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troubled him deeply, it also had the effect of rekindling his sense of purpose. He suddenly sat up straight and with eyes gleaming vowed to study hard and to behave himself. And he kept his word for the rest of that year!

The most climactic event of the school year was the announcement of the Student of the Year award, which was based on both scholastic achievement and conduct. Pinocchio had scored highest in every one of his final examinations! With that remarkable feat and his excellent behavior, he easily won the award. As the recipient, he was given five gold stars and was the subject of a flattering speech by his teacher. In spite of himself, Pinocchio basked in the high praise bestowed on him—especially when it was announced that on the mathematics exam, he'd successfully solved a difficult problem that had stymied every other student in the class.

The next day the fairy said to him lovingly, “It gratifies me to see that you've worked so hard and behaved so well. Tomorrow your wish will be granted.”

“What do you mean?”

“Don't you see? Your bad record has been annulled by your hard work and good behavior. Tomorrow you will cease to be a puppet and will become a real live boy.”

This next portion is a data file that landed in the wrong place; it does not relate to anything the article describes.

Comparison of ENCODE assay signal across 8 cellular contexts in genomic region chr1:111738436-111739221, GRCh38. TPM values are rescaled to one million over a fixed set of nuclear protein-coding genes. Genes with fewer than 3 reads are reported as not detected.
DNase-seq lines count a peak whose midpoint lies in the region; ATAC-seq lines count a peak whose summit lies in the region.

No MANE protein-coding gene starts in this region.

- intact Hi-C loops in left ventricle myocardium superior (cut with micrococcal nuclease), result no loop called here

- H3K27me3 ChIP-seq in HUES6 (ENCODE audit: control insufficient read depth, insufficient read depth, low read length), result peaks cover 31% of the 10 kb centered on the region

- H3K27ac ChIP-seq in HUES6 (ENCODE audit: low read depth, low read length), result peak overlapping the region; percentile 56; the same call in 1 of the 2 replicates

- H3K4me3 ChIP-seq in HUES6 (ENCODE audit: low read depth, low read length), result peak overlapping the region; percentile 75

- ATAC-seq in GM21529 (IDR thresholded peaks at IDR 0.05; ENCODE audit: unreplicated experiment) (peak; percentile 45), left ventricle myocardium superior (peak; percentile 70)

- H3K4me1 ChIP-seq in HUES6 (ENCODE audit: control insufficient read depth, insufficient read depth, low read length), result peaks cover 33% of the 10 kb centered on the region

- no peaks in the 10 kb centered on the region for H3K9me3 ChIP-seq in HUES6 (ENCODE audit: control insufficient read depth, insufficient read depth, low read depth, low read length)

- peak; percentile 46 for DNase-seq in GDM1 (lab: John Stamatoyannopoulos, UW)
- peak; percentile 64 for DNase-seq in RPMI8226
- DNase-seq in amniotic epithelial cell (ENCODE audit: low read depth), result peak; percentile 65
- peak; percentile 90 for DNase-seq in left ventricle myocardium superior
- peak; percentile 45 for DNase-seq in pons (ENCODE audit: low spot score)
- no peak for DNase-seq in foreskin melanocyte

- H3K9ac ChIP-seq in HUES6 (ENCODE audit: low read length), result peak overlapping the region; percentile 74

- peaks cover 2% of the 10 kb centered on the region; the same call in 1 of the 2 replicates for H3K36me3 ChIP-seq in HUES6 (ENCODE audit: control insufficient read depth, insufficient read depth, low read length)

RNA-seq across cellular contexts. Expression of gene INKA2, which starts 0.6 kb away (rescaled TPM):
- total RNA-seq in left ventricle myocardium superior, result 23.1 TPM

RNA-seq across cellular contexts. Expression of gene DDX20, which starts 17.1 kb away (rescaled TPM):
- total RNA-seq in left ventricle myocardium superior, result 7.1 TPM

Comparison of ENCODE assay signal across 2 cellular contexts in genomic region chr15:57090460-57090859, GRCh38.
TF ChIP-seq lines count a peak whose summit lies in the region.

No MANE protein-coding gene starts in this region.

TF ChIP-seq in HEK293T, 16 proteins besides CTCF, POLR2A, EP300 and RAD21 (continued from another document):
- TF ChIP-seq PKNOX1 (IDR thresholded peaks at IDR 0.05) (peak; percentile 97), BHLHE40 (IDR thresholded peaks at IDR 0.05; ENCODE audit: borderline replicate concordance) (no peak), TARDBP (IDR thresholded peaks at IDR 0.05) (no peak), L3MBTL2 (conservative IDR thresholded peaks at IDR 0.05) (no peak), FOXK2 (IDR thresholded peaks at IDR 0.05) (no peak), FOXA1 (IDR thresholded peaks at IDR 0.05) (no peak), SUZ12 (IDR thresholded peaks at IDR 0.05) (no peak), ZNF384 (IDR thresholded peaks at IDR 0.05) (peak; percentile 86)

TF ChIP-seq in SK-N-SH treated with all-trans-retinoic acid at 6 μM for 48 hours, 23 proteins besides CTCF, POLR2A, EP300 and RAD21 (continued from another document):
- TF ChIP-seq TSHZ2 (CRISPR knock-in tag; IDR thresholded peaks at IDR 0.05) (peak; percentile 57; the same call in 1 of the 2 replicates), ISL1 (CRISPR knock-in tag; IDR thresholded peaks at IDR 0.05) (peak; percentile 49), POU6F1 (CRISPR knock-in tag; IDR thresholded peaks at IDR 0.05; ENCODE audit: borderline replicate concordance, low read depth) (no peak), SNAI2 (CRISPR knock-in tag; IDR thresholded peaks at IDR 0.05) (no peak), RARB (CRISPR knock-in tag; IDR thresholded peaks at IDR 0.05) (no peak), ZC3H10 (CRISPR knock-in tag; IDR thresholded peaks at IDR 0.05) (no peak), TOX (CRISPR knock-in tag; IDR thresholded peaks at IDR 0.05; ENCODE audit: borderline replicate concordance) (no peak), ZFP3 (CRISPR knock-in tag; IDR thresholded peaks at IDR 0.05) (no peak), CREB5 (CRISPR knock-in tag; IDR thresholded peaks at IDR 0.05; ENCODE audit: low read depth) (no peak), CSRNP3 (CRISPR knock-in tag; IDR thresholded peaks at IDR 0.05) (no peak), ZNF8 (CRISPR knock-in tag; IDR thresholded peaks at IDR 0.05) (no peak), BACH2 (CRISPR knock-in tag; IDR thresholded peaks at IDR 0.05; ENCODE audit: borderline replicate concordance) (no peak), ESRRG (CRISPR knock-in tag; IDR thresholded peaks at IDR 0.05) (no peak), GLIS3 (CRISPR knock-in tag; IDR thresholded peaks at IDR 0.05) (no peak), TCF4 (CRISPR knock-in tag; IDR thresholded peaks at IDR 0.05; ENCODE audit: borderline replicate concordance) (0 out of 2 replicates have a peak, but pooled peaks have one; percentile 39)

Pinocchio was beside himself with joy. All his friends and schoolmates were to help him celebrate the momentous occasion the next day! The fairy promised that the party would include a chocolate cake and festive decorations in many bright colors.

Chapter 26 “Lampwick”

Late that afternoon Pinocchio asked for permission to hand out the invitations.

“Indeed, you may go and invite your friends to tomorrow's party. But once you've handed out all the invitations, don't dawdle; come right home. You must be back before dark. Do you promise?”

“Yes. I'll be back in an hour without fail.”

“Be careful, Pinocchio! Boys make promises very easily, but they just as easily default on them. Can I trust you?”

“Yes, implicitly. You see, I'm not like other boys—when I give my word, I keep it.”

“We'll see. But in case you do disobey, you'll be the one who suffers—not anyone else.”


“Because boys who don't listen to their parents and teachers are always sorry in the end.”

“But I've learned my lesson,” said Pinocchio.

“And what lesson is that?”

Pinocchio thought for a moment, then said, “It's hard to verbalize what it is exactly…but I guess the crux of it is that children who lie or steal or who are lazy always end up unhappy. From now on I'll be good.”

“We'll see if that's true. I hope it is.”

Without adding another word, the puppet said good-bye to his mother, and, singing and dancing, left the house.

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